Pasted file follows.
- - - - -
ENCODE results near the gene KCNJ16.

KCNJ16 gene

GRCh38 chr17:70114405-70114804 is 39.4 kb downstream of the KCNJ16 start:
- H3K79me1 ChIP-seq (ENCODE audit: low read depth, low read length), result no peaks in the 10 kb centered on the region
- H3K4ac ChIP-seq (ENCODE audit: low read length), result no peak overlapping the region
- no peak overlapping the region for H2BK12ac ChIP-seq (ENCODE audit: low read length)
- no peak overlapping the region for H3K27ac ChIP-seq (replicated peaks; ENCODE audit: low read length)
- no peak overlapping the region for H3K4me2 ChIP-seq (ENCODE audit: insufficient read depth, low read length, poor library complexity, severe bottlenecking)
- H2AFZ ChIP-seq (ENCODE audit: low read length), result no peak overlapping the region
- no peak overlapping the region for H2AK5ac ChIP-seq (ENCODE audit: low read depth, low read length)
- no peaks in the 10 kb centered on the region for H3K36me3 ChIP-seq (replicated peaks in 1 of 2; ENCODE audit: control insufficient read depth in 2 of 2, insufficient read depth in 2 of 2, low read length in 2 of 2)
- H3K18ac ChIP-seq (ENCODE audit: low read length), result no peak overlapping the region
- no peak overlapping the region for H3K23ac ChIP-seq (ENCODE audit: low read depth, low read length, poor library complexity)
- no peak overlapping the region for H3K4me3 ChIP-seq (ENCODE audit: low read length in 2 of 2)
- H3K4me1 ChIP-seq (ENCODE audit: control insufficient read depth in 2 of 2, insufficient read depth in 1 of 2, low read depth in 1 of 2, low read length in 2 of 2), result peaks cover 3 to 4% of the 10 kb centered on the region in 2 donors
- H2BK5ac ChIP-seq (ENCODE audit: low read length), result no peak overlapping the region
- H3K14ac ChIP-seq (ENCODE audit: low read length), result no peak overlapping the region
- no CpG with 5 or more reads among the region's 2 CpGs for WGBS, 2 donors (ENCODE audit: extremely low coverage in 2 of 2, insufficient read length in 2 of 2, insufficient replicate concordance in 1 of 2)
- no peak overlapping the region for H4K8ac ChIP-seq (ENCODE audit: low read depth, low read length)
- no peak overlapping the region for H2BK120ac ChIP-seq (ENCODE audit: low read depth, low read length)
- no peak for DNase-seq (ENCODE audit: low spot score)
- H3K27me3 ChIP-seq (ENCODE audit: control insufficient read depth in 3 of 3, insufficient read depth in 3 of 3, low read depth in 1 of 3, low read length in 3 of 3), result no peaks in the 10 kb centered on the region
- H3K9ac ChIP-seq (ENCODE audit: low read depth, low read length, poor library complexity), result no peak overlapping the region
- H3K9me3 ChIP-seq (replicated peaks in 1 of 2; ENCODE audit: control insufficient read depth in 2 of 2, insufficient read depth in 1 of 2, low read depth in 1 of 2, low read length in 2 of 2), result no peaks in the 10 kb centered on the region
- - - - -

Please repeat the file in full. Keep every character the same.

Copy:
ENCODE results near the gene KCNJ16.

KCNJ16 gene

GRCh38 chr17:70114405-70114804 is 39.4 kb downstream of the KCNJ16 start:
- H3K79me1 ChIP-seq (ENCODE audit: low read depth, low read length), result no peaks in the 10 kb centered on the region
- H3K4ac ChIP-seq (ENCODE audit: low read length), result no peak overlapping the region
- no peak overlapping the region for H2BK12ac ChIP-seq (ENCODE audit: low read length)
- no peak overlapping the region for H3K27ac ChIP-seq (replicated peaks; ENCODE audit: low read length)
- no peak overlapping the region for H3K4me2 ChIP-seq (ENCODE audit: insufficient read depth, low read length, poor library complexity, severe bottlenecking)
- H2AFZ ChIP-seq (ENCODE audit: low read length), result no peak overlapping the region
- no peak overlapping the region for H2AK5ac ChIP-seq (ENCODE audit: low read depth, low read length)
- no peaks in the 10 kb centered on the region for H3K36me3 ChIP-seq (replicated peaks in 1 of 2; ENCODE audit: control insufficient read depth in 2 of 2, insufficient read depth in 2 of 2, low read length in 2 of 2)
- H3K18ac ChIP-seq (ENCODE audit: low read length), result no peak overlapping the region
- no peak overlapping the region for H3K23ac ChIP-seq (ENCODE audit: low read depth, low read length, poor library complexity)
- no peak overlapping the region for H3K4me3 ChIP-seq (ENCODE audit: low read length in 2 of 2)
- H3K4me1 ChIP-seq (ENCODE audit: control insufficient read depth in 2 of 2, insufficient read depth in 1 of 2, low read depth in 1 of 2, low read length in 2 of 2), result peaks cover 3 to 4% of the 10 kb centered on the region in 2 donors
- H2BK5ac ChIP-seq (ENCODE audit: low read length), result no peak overlapping the region
- H3K14ac ChIP-seq (ENCODE audit: low read length), result no peak overlapping the region
- no CpG with 5 or more reads among the region's 2 CpGs for WGBS, 2 donors (ENCODE audit: extremely low coverage in 2 of 2, insufficient read length in 2 of 2, insufficient replicate concordance in 1 of 2)
- no peak overlapping the region for H4K8ac ChIP-seq (ENCODE audit: low read depth, low read length)
- no peak overlapping the region for H2BK120ac ChIP-seq (ENCODE audit: low read depth, low read length)
- no peak for DNase-seq (ENCODE audit: low spot score)
- H3K27me3 ChIP-seq (ENCODE audit: control insufficient read depth in 3 of 3, insufficient read depth in 3 of 3, low read depth in 1 of 3, low read length in 3 of 3), result no peaks in the 10 kb centered on the region
- H3K9ac ChIP-seq (ENCODE audit: low read depth, low read length, poor library complexity), result no peak overlapping the region
- H3K9me3 ChIP-seq (replicated peaks in 1 of 2; ENCODE audit: control insufficient read depth in 2 of 2, insufficient read depth in 1 of 2, low read depth in 1 of 2, low read length in 2 of 2), result no peaks in the 10 kb centered on the region